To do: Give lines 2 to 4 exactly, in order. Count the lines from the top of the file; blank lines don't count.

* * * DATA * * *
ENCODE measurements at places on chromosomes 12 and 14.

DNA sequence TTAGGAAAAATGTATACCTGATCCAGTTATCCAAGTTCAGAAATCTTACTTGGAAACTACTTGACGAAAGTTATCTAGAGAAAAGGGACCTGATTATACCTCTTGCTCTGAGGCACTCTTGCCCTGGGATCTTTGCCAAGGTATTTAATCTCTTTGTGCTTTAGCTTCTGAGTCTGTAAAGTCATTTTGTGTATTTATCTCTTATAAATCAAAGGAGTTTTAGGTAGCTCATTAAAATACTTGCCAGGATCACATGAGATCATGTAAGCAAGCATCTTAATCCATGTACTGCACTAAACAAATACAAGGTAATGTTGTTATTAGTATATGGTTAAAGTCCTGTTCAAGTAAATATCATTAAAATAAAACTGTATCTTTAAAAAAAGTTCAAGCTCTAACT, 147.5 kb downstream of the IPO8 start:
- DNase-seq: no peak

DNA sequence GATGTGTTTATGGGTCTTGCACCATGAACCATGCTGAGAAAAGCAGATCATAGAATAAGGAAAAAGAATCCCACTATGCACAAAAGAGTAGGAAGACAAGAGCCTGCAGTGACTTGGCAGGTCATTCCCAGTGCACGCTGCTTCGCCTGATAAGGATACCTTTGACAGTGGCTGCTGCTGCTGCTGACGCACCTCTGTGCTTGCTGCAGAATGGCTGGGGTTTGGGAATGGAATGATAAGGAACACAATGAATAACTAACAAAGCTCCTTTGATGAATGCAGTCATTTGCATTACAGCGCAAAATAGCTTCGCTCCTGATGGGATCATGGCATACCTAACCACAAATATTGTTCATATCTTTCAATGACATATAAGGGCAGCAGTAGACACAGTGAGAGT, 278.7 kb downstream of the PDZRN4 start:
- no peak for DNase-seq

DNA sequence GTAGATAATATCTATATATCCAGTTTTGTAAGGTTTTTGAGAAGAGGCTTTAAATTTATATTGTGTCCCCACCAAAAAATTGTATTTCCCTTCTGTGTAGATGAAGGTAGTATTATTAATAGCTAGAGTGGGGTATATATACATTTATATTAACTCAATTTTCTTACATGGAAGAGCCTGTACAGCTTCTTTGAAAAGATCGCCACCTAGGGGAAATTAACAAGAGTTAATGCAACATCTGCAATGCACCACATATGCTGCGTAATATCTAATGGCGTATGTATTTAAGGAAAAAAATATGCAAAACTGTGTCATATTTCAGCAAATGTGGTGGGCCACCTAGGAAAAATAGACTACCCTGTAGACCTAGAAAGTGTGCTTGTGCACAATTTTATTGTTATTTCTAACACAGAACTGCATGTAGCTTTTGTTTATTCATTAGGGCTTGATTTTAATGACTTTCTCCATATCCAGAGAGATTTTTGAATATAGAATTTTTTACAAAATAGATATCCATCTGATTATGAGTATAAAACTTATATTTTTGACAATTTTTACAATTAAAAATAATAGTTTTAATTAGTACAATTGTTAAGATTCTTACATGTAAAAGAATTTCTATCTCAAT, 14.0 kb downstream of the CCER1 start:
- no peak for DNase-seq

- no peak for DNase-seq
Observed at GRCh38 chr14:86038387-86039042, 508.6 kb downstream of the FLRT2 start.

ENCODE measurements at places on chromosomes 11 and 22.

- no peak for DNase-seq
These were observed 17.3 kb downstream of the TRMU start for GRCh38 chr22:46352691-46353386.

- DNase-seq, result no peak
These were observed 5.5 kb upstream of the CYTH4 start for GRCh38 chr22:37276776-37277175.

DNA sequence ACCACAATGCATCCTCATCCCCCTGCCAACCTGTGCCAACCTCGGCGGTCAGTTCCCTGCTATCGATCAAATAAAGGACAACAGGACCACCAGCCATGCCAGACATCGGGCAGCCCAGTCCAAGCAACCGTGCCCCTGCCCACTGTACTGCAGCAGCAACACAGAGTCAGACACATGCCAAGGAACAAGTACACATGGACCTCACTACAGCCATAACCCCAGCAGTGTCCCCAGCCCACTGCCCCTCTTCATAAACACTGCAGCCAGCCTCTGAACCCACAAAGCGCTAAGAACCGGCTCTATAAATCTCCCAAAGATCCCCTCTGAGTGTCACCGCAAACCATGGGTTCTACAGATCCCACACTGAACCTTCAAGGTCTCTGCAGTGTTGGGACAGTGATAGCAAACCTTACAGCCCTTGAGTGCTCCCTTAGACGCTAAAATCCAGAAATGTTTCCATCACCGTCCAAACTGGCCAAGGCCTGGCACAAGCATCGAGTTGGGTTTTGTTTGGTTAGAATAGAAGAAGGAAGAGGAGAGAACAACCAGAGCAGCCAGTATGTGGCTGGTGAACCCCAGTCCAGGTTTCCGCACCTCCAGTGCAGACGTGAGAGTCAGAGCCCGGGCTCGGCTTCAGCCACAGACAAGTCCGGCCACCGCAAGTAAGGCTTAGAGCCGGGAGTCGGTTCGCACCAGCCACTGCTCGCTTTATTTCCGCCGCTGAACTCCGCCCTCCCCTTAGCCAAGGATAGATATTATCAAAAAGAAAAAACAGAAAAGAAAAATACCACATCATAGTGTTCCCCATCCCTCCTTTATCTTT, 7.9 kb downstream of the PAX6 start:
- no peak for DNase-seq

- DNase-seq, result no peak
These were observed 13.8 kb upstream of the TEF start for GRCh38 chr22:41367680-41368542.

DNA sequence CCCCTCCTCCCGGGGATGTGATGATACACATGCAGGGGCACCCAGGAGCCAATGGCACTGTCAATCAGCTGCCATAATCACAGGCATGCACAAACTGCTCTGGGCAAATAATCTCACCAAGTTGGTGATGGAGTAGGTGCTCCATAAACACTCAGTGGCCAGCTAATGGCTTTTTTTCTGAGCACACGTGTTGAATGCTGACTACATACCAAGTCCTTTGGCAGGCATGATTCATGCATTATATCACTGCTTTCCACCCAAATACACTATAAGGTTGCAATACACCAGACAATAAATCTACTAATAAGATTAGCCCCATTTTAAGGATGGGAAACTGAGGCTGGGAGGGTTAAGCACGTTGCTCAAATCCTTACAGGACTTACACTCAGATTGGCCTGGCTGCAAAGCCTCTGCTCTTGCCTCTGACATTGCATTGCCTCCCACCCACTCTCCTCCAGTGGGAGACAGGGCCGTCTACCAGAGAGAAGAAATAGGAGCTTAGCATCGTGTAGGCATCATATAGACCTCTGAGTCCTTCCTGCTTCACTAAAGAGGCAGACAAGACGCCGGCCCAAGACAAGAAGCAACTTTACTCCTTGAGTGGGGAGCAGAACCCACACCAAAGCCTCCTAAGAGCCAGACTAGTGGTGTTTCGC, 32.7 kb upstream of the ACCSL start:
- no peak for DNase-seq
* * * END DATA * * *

DNA sequence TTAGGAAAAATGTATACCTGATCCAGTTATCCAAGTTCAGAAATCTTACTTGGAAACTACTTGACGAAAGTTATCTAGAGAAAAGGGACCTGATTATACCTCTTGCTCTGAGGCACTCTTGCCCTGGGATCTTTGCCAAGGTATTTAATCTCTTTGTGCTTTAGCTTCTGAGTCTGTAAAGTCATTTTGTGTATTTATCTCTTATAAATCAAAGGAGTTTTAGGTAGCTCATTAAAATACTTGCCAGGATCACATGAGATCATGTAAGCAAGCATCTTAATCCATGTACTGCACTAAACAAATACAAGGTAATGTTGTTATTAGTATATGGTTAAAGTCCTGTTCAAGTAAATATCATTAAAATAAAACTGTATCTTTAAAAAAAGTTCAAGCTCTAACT, 147.5 kb downstream of the IPO8 start:
- DNase-seq: no peak

DNA sequence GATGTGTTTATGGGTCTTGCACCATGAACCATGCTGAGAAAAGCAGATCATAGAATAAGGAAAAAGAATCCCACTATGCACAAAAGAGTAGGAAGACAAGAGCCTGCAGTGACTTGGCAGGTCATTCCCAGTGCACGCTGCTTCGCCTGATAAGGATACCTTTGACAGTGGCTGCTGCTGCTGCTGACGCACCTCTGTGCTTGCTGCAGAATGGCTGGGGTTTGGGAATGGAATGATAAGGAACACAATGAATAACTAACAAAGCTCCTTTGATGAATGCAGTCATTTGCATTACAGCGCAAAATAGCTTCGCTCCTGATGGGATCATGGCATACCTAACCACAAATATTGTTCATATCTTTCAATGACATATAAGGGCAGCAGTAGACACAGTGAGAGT, 278.7 kb downstream of the PDZRN4 start: